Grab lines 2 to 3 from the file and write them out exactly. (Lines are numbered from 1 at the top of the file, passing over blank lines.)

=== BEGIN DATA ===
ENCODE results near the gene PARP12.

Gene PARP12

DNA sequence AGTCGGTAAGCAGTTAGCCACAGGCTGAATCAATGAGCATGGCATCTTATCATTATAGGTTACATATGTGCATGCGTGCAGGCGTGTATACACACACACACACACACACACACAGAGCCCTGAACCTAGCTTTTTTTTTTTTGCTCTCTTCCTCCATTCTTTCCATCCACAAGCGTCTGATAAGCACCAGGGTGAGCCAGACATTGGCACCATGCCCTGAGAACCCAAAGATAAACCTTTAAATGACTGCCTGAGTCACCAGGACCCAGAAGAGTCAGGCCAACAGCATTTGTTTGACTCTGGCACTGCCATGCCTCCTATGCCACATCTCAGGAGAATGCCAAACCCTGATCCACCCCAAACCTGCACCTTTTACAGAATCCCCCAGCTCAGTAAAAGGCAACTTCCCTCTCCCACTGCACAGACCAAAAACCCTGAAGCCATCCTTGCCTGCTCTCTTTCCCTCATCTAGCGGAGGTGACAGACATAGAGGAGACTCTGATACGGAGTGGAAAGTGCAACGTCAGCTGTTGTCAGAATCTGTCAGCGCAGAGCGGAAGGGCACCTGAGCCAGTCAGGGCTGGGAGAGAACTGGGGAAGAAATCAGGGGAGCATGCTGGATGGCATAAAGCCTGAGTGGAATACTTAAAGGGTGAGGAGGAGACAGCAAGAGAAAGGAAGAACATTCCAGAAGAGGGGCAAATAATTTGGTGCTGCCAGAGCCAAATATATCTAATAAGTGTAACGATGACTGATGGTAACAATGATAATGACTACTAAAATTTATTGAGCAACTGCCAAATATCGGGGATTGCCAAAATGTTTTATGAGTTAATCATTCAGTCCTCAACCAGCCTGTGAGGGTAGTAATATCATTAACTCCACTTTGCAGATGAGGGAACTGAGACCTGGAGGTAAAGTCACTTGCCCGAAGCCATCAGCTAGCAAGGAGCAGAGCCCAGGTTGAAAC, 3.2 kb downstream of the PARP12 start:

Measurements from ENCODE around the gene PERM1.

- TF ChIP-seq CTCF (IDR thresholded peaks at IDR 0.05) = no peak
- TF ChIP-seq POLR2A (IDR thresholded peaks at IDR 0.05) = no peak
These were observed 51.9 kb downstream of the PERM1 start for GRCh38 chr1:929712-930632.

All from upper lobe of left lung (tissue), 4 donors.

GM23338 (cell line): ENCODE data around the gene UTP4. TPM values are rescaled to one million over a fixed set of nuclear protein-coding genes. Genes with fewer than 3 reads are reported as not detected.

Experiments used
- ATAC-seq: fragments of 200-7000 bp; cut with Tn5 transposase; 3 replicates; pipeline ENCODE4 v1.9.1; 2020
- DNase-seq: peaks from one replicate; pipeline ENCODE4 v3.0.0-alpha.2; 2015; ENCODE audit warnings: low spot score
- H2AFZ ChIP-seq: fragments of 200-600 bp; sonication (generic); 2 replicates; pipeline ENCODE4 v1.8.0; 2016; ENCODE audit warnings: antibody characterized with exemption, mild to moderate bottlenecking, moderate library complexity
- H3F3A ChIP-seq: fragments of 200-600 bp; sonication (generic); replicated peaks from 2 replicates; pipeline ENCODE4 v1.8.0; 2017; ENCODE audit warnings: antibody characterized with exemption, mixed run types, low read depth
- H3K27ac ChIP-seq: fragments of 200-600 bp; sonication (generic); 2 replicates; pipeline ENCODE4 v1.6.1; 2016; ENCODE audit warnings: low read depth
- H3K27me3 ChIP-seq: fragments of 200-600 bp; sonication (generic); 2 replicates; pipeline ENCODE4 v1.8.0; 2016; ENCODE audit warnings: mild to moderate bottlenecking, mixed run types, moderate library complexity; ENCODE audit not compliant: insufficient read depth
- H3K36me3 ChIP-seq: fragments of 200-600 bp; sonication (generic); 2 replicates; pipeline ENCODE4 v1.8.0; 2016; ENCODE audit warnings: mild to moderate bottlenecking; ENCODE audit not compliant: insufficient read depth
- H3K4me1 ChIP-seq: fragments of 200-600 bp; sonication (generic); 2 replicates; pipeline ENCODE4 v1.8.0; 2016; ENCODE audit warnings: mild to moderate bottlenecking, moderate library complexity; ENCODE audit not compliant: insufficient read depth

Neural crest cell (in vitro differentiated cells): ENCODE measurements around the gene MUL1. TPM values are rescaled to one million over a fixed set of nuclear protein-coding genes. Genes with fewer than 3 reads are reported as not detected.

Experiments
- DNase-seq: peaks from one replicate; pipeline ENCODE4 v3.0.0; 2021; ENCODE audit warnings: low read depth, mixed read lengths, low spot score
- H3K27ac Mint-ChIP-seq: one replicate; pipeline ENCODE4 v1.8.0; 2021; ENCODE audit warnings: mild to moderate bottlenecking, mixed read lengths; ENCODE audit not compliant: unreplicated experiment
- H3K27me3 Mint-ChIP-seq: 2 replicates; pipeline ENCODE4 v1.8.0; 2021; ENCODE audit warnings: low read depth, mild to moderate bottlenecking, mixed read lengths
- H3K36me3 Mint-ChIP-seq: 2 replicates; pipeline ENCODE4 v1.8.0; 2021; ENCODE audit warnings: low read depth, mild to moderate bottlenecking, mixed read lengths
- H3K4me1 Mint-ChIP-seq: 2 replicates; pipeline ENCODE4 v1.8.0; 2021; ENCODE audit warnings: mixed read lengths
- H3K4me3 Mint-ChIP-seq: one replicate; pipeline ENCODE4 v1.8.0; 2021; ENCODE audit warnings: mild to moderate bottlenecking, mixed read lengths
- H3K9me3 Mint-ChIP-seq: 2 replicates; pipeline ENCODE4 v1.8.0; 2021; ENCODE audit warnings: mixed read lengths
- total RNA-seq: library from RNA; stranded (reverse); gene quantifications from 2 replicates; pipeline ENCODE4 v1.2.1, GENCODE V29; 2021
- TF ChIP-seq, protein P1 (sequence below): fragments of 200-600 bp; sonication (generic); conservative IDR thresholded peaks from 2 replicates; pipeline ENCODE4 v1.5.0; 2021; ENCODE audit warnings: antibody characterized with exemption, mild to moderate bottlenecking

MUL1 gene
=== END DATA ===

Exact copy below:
Gene PARP12

DNA sequence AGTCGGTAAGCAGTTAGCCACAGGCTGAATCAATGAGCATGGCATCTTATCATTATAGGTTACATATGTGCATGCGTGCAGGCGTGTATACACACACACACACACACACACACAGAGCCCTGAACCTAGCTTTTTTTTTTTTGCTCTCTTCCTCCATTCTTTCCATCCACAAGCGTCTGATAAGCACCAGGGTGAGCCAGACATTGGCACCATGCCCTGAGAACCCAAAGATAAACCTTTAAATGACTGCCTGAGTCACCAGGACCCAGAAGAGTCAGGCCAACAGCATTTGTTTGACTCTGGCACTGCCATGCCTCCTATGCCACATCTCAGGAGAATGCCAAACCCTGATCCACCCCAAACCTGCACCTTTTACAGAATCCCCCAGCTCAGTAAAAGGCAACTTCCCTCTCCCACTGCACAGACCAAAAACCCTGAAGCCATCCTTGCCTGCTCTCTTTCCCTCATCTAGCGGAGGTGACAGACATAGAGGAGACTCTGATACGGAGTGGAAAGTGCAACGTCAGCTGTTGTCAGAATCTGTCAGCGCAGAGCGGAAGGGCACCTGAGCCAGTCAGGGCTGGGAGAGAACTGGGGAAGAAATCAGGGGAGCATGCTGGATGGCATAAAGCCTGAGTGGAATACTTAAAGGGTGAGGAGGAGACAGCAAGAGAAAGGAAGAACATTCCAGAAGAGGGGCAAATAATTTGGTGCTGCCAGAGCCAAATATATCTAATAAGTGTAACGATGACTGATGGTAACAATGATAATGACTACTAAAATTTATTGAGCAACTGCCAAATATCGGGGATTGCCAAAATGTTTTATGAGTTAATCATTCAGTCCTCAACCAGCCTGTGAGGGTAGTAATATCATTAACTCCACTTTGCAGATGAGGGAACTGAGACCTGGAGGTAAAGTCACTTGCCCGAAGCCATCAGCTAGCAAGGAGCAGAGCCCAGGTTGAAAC, 3.2 kb downstream of the PARP12 start: